Moab: A resort in progress

The Moab Diner offers simple fare but is always packed with diners who appreciate a good deal and a cold ice cream cone.

The Grand Center is the first building to be completed on the 28-acre medical campus in Moab.

The Center Street Gym has outdoor basketball hoops on the side of the building, a teen center, and is available to anyone in the community.

The new library celebrated its grand opening in June. It offers residents a cool retreat in the heat of the summer.

House like this used to be common in Moab. This one, built in 1881, is the oldest one left, and is on display near the Center Street Gym.

Rim Vista, a townhome development six years in the making, is south of Moab, off Highway 191, on Spanish Valley Drive.

Rim Vista, a townhome development six years in the making, is south of Moab, off Highway 191, on Spanish Valley Drive. (Photos by Penny Stine/Real Estate Weekly)

If you hear the name ‘Moab’ and immediately start singing, ‘Mo-ab, U-tah, adventure at its best,’ you’ll probably agree that Moab has been successful in their attempts to get the word out about its recreational activities. Now both the town and the county are trying to ride the wave of becoming a resort town.

“People are coming from everywhere,” says Meredith Gauthier, with RE/MAX Canyonlands Realty. “We’ve got a shortage (of housing), prices are going up… there’s not a lot of anything for sale.”

Gauthier is currently selling Rim Vista, a townhouse development south of Moab, where buyers are usually buying 2nd homes. Some of them have another vacation home in a ski town, either along the I-70 Corridor or in northern Utah, and have discovered that having a weekend getaway in Moab compliments the ski season, since spring and fall are the ideal seasons for the desert community while summer and winter are delightful in a mountain town. Although some buyers have put the townhomes in the nightly rental pool of vacation homes available in the Moab area, that merely helps offset the cost, it doesn’t totally recoup it.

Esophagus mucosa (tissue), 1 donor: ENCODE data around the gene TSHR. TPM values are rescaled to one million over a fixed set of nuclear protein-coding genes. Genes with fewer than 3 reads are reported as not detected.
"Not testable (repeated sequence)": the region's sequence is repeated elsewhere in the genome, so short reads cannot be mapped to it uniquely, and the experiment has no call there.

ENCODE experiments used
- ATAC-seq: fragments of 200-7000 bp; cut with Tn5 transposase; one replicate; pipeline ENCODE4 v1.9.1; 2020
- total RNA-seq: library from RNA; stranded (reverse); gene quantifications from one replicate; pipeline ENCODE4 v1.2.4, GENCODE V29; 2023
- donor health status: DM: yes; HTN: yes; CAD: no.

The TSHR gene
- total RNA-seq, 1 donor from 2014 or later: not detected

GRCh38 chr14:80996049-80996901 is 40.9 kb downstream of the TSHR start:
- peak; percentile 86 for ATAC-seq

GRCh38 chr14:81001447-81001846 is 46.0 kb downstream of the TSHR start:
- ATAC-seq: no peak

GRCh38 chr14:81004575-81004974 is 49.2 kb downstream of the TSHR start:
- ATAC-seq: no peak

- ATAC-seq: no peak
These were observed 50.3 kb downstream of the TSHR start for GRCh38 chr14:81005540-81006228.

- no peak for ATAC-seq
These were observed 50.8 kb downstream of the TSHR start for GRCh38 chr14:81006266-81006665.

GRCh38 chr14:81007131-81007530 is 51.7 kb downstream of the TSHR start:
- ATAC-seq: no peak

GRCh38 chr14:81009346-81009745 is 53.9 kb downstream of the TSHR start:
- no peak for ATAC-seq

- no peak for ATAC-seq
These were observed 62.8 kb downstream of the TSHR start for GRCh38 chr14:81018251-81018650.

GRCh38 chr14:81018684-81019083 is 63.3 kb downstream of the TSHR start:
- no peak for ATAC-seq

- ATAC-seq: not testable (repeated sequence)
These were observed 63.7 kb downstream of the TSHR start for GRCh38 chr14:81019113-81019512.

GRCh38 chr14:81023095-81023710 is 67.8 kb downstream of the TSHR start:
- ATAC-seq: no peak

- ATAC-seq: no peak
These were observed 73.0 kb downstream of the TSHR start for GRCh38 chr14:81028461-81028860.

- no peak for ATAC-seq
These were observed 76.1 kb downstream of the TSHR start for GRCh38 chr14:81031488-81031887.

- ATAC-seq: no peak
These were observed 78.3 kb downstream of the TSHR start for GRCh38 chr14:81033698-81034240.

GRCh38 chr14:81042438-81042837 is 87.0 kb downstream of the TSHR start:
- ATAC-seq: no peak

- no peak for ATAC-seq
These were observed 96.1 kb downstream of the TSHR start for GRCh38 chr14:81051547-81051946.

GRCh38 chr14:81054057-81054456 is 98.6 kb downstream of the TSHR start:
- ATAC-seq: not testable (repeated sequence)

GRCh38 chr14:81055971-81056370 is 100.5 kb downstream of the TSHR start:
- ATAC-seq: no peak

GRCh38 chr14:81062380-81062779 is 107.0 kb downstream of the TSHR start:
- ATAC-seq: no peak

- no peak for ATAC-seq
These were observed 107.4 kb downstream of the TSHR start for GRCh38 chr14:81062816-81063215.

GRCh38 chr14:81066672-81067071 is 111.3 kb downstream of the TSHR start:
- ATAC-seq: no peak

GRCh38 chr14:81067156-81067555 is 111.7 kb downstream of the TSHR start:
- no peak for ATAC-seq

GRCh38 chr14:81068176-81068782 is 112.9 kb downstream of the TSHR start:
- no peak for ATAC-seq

Other buyers are baby boomers interested in a pre-retirement home, living in it for short periods now but planning an eventual retirement to the community. The two-story units that will be available soon haven’t been priced yet, but Gauthier estimates they will be more than $250,000.

Grand County Council Member Joette Langianese has helped guide the vision for what Moab is becoming. As the community grows, planners like Langianese have tried to anticipate concerns that all resort towns share.

“We want to make sure that our service industry will be provided for,” Langianese says, “Not just hotel and restaurant workers, but administrators, nurses and teachers.”

The overall population of Moab is around 5,000 and has seasonal swings, but has grown at a manageable 3% per year for the last five years. The community wants to be ready should all their 2nd home citizens decide to make Moab their primary residence. Planners also want to make their community attractive enough to attract the necessary workers for their tourist industry, although the available recreation is what attracts and retains most tourism employees.